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Photography as Fine Art Examined



Camera in hand, anyone may imagine he or she is an artist.

In the digital age, photography has never been more accessible or easy. No messy chemicals or special darkrooms. No dodging and burning. All you need is a few megapixels of memory and a computer.

Some argue the digital camera has robbed photography of its artistry, while others contend it has merely opened up new avenues of expression.

That question is at the heart of Susquehanna Art Museum's latest exhibition, "Photography as Fine Art II." The exhibit features 54 works by Pennsylvania photographers, chosen from more than 200 submissions.

"Photography is considered a secondary medium by some in the art world who view it as more of a commercial craft than as fine art," said Corrine Topper, executive director of SAM.

While few dispute the artistry of photographers such as Ansel Adams and Annie Leibovitz, there is a debate about where to place photography on the spectrum of fine art.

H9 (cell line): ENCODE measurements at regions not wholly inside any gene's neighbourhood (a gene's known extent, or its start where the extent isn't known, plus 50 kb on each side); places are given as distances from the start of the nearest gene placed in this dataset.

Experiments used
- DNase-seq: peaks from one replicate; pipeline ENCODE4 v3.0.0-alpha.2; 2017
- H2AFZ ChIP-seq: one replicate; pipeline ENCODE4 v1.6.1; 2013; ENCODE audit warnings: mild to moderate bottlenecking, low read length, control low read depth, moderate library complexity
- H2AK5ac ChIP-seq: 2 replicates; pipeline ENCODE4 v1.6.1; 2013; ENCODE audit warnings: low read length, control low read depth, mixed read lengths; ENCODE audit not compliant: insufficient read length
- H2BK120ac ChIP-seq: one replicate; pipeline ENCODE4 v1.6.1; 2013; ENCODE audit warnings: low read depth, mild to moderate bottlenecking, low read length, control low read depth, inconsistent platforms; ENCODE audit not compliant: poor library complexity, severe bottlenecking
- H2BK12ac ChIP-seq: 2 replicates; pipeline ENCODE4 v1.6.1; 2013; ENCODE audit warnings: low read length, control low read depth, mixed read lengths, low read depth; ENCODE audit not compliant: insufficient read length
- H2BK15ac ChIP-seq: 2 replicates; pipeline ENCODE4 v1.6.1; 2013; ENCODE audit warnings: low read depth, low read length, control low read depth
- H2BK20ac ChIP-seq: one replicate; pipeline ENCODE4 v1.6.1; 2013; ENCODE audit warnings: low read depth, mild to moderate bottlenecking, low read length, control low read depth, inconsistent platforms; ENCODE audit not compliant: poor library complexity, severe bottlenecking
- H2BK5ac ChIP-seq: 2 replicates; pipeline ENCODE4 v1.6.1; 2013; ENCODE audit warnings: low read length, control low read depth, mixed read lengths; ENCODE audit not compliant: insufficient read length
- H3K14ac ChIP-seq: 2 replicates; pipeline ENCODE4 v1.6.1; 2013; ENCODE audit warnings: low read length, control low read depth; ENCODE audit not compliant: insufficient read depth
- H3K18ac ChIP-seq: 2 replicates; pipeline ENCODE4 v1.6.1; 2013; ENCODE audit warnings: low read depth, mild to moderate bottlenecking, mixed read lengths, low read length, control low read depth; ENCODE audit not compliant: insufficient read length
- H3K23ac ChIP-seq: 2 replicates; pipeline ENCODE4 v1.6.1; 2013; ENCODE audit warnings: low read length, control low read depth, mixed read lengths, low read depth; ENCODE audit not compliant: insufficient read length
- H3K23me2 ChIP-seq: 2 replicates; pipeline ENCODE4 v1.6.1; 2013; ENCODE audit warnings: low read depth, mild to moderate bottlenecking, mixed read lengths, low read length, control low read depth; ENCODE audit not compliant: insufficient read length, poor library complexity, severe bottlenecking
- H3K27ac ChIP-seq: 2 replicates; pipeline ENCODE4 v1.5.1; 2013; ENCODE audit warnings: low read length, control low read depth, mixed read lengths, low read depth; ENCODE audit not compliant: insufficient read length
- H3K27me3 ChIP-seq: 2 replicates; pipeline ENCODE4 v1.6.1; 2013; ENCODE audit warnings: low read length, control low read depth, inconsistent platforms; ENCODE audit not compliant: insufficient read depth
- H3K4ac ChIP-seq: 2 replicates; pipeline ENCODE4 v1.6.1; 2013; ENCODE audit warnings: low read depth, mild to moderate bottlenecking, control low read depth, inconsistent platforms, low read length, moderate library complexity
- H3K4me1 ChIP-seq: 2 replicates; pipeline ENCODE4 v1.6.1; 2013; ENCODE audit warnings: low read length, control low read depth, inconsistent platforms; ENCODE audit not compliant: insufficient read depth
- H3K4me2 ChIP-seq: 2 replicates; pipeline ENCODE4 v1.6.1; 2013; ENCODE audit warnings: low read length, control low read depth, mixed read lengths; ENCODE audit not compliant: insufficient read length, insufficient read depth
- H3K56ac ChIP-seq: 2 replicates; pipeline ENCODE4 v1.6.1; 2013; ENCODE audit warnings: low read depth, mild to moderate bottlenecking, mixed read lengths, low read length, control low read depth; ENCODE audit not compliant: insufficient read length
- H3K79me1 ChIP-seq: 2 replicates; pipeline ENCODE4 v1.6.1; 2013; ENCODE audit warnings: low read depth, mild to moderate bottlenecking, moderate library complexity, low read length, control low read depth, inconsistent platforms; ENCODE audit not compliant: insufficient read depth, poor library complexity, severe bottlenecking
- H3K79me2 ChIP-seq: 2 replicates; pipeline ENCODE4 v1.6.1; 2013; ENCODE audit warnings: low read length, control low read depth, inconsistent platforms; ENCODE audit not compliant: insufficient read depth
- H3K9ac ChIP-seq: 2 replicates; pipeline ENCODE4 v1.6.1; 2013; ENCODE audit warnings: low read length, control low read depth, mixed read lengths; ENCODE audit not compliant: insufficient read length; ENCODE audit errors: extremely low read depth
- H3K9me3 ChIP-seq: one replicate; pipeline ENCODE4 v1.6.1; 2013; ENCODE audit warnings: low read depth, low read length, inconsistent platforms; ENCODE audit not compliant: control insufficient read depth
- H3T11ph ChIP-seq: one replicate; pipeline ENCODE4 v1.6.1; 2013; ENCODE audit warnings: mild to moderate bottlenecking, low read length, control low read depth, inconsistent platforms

SAM's exhibit sets no particular boundaries and includes traditional and avante-garde photography.

There are works captured on film, as well as digital images. Most are in color, but some are black and white. Quite a few have been manipulated in some way using software programs such as Photoshop.

For example, included in the exhibit is "Lunchtime at Lee's," taken inside a York County roadside diner by Camp Hill resident Donald Uvick.

Uvick used Photoshop to add isolated splashes of red to the monochromatic, 16-by-20-inch print, including the lone patron's shirt and several countertop ketchup bottles. The effect is striking.

Jeff Wiles of Chambersburg uses digital technology in his photos at the exhibit and in the works simultaneously on display at the Doshi Gallery in the exhibit, "Photo Fusion," which also opens today.

"Photography as Fine Art II" follows a 2005 show with the same theme at SAM.

Clyde McGeary, one of the museum's founders, was the driving force behind the first show, and he hopes photo exhibits become a regular event at SAM.

"We need a place in central Pennsylvania that is serious about providing a statewide venue for quality photography," McGeary said, "a place for people who are serious about what they are doing and are willing to submit their work and have it judged."

The current SAM exhibit was selected by Tom Beck, chief curator of University of Maryland's Kuhn Library and Gallery.

Beck will participate in a public symposium about photography Saturday morning at the museum. Joining him will be Patriot-News photographer Gary Dwight Miller and Harrisburg-based photographer Bryson Leidich.

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